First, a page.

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“People want something that’s authentic,” said Ian Hölljes, guitarist and vocalist of the North Carolina-based band Delta Rae when asked about the appeal of Americana folk-rock music to modern audiences. “Something with real instruments where you can almost imagine how the song came into being.”
As Delta Rae’s growing fan-base suggests, there is indeed something appealing about their music. Originally started in 2009 as a four-piece band by Ian and his two siblings—vocalist Brittany Hölljes and pianist/vocalist Eric Hölljes—along with vocalist Elizabeth Hopkins, Delta Rae later added to their already big sound with the inclusion of percussionist Mike McKee and bassist Grant Emerson in 2010. As a six-piece band, Delta Rae recorded and released their debut album Carry the Fire in June 2012. Since then, they have embarked on a nationwide tour in support of the album, the most recent leg of which they have been sharing headlining duties with fellow up-and-coming artist ZZ Ward.
Taking a pause from their ongoing tour with ZZ, the members of Delta Rae were kind enough to stop by WERS to lay down a few tracks off of Carry the Fire live in studio as part of the station’s Live Music Week.
Out of Delta Rae’s many impressive qualities as a band, one of the most apparent and powerful is their use of four different vocalists. Hopkins and the three Hölljes siblings each have their own unique vocal styles and contribute different things as lead singers on various tracks. However, some of Delta Rae’s most engaging and memorable moments are when all four singers are equally represented on a track, such as in “Hey Hey Hey,” the first song of their WERS session.
A fun, flirtatious song, “Hey Hey Hey” features all the vocalists of Delta Rae taking turns on the verses of the song, but coming back together to harmonize for the choruses. It is a catchy track that showcases each of the group’s distinct voices over the thumping rhythm section and country-tinged guitar and keys. There is a remarkable sense of community in the song that makes it sound less like skilled musicians coming together to perform for an eager audience and more like a group of friends gathered around a campfire for a sing-along.
The session took an evident shift with Delta Rae’s second song of the day. “Morning Comes” is a power-ballad that finds Eric Hölljes singing about his bright-eyed acceptance of forces out of his control. It is a remarkably moving track, even when stripped down from its usual instrumentation, leaving only Eric’s singing and piano playing. Starting out slow, “Morning Comes” gradually takes off from Hölljes’s humble lament into an anthem-sized gospel epic, before eventually returning back down to Earth with a renewed sense of hope. While it is clear that Delta Rae can function successfully as a tight-knit team, songs like “Morning Comes” makes it apparent that they are not above allowing one member to time shine in the spotlight on his or her own.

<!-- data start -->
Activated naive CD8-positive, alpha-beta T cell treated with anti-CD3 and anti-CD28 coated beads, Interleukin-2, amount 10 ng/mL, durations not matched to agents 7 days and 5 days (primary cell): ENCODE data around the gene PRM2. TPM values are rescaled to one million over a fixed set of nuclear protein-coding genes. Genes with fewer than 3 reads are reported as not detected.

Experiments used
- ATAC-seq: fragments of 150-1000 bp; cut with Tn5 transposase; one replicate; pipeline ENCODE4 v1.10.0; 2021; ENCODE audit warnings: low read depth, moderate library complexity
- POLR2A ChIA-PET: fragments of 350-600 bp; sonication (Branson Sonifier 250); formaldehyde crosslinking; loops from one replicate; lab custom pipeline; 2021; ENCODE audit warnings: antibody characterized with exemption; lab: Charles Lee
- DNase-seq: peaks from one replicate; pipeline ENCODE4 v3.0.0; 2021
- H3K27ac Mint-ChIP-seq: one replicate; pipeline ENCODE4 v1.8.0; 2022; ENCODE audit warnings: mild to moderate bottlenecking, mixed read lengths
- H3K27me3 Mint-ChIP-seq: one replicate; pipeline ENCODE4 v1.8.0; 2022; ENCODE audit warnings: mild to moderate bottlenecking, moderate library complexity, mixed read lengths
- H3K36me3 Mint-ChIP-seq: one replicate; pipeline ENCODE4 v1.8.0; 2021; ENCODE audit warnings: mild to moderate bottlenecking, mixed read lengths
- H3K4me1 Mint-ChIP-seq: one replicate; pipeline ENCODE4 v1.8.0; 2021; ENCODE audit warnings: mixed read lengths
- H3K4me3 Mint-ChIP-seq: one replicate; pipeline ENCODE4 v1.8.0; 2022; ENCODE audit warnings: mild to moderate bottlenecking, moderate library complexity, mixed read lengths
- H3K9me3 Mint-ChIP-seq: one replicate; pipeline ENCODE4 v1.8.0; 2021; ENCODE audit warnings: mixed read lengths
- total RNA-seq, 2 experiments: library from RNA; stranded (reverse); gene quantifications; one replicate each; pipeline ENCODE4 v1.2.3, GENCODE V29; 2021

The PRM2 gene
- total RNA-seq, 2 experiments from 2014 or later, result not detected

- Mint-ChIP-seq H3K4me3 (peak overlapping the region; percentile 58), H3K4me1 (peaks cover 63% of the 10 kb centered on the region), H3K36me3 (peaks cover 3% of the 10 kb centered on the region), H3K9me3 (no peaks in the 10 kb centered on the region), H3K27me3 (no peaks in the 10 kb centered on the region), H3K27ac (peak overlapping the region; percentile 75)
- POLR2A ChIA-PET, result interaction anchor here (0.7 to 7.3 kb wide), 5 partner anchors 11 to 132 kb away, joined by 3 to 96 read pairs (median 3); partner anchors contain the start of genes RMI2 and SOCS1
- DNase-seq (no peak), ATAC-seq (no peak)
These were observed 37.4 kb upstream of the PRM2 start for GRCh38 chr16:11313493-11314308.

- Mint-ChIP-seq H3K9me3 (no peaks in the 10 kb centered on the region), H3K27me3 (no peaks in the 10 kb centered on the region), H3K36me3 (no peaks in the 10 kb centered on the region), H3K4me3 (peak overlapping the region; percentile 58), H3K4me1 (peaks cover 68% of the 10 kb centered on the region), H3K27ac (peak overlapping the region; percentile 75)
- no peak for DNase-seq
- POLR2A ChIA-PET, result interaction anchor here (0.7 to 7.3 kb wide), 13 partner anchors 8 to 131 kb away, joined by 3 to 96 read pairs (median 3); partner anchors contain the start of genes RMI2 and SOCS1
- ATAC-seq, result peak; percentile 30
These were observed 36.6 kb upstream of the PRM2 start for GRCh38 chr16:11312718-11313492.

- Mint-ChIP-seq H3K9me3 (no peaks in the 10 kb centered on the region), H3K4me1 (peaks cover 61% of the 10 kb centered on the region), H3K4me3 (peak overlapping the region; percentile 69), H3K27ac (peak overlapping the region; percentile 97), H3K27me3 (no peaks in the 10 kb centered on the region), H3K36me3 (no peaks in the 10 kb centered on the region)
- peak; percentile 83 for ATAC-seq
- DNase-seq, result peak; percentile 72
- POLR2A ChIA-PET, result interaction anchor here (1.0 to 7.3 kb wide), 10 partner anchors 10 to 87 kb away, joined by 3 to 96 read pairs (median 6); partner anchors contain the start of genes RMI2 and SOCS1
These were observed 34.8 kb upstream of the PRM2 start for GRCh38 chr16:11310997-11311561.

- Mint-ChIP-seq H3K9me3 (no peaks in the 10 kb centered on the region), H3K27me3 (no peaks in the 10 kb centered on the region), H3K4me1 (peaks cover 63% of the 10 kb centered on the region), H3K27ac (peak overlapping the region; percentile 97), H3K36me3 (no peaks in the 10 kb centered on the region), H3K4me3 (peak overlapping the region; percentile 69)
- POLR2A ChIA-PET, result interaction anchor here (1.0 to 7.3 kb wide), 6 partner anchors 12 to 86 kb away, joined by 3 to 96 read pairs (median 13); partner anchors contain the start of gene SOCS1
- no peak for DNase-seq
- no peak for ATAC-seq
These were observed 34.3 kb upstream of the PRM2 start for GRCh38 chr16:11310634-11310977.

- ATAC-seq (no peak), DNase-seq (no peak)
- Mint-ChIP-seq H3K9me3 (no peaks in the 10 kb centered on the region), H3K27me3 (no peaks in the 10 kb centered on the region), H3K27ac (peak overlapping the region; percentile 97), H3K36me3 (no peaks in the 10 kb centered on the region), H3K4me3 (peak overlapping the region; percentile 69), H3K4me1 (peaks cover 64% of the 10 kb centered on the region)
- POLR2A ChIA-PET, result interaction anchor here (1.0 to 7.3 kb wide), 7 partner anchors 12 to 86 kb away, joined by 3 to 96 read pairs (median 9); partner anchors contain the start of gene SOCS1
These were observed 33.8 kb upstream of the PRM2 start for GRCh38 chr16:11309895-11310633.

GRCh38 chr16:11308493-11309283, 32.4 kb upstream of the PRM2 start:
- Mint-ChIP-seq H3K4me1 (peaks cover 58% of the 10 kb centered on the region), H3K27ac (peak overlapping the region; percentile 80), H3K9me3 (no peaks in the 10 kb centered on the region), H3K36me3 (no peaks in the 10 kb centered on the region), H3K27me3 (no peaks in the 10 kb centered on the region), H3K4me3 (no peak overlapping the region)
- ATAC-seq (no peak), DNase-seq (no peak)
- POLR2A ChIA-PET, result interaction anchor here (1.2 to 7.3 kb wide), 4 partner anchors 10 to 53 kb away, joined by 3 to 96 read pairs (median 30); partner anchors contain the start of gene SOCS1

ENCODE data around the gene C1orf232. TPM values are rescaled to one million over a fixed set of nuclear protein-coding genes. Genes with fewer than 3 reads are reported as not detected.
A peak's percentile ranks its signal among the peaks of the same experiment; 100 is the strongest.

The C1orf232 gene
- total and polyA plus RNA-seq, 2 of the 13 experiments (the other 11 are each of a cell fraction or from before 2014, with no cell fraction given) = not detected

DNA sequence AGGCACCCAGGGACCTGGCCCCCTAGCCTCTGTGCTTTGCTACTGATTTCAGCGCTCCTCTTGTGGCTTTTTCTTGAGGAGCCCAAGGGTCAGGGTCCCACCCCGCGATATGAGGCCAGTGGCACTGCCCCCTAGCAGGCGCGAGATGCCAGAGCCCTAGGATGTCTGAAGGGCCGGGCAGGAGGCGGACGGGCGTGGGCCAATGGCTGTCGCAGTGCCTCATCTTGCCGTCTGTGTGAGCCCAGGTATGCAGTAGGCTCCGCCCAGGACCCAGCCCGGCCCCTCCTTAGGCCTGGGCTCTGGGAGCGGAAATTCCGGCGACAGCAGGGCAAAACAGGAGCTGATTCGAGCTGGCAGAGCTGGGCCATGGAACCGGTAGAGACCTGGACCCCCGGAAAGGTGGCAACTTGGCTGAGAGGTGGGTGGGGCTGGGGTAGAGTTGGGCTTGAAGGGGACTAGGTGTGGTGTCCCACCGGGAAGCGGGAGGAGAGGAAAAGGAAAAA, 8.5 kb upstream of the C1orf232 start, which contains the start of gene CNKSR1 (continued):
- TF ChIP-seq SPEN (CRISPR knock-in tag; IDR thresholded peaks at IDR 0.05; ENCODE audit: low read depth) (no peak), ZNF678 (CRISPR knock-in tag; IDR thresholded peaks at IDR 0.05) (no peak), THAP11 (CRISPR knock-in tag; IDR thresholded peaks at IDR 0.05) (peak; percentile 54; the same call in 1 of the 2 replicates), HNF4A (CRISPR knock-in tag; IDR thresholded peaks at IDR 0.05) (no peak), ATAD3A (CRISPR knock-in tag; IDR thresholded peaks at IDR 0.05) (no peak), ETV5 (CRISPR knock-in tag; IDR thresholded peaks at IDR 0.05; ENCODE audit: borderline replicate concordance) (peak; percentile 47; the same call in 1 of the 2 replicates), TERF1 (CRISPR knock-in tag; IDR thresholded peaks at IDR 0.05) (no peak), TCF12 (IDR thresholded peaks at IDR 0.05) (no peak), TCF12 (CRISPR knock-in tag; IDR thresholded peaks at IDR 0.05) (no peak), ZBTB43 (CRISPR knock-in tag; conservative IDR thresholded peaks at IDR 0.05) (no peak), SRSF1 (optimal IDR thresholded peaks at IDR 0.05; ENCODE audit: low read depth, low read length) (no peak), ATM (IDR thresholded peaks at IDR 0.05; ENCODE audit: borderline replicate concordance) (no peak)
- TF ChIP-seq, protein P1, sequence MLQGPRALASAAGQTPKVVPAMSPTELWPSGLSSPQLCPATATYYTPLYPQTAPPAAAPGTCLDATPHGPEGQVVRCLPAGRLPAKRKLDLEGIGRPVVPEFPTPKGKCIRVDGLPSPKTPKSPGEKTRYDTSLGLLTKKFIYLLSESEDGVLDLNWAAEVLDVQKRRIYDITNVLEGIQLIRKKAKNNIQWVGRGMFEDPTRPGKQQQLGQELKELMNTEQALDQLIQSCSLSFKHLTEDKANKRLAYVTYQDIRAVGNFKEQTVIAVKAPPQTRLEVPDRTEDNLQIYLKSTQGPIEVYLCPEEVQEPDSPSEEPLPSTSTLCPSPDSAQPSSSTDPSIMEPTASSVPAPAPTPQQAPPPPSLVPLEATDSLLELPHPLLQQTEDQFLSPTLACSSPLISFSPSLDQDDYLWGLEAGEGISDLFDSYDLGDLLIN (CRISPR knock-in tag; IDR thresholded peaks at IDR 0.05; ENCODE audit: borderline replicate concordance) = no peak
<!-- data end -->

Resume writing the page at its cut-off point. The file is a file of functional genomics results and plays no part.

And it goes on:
Delta Rae took a similar approach with the third and final song of the session. “If I Loved You” —the latest single off of Carry the Fire—features the lovely Hopkins on lead vocals. Both a declaration of the power of love as well as an apology for the lack of true romantic desire for a lover, “If I Loved You” is a series of ideal hypotheticals that are shattered by the unfortunate reality.
The sense of heartbreak that is prevalent through Hopkins’ sorrowful vocals is kept from being overly-sentimental by the musical accompaniment by Brittany on the tambourine and Ian on the ukulele. Although the song’s subject matter is considerably pessimistic, Delta Rae’s undying sense of optimism and hope remains through the up-tempo, endearing melody.
Perhaps this is what is so alluring about Delta Rae. Yes, their music is phenomenal, thanks to their dynamic blend of heartfelt lyrics and well-crafted melodies; however, it is their hopeful authenticity as musicians and people that radiates through their music and grabs their listeners in a way that most Top 40 music does not. To Delta Rae, music is not about escaping from reality, but about finding and celebrating the natural beauty that dwells within it, imperfections and all.
“Sure, music about going out on Friday nights after work is fun to listen to,” said Hölljes with a smile. “But you always need to go home before you can go out.”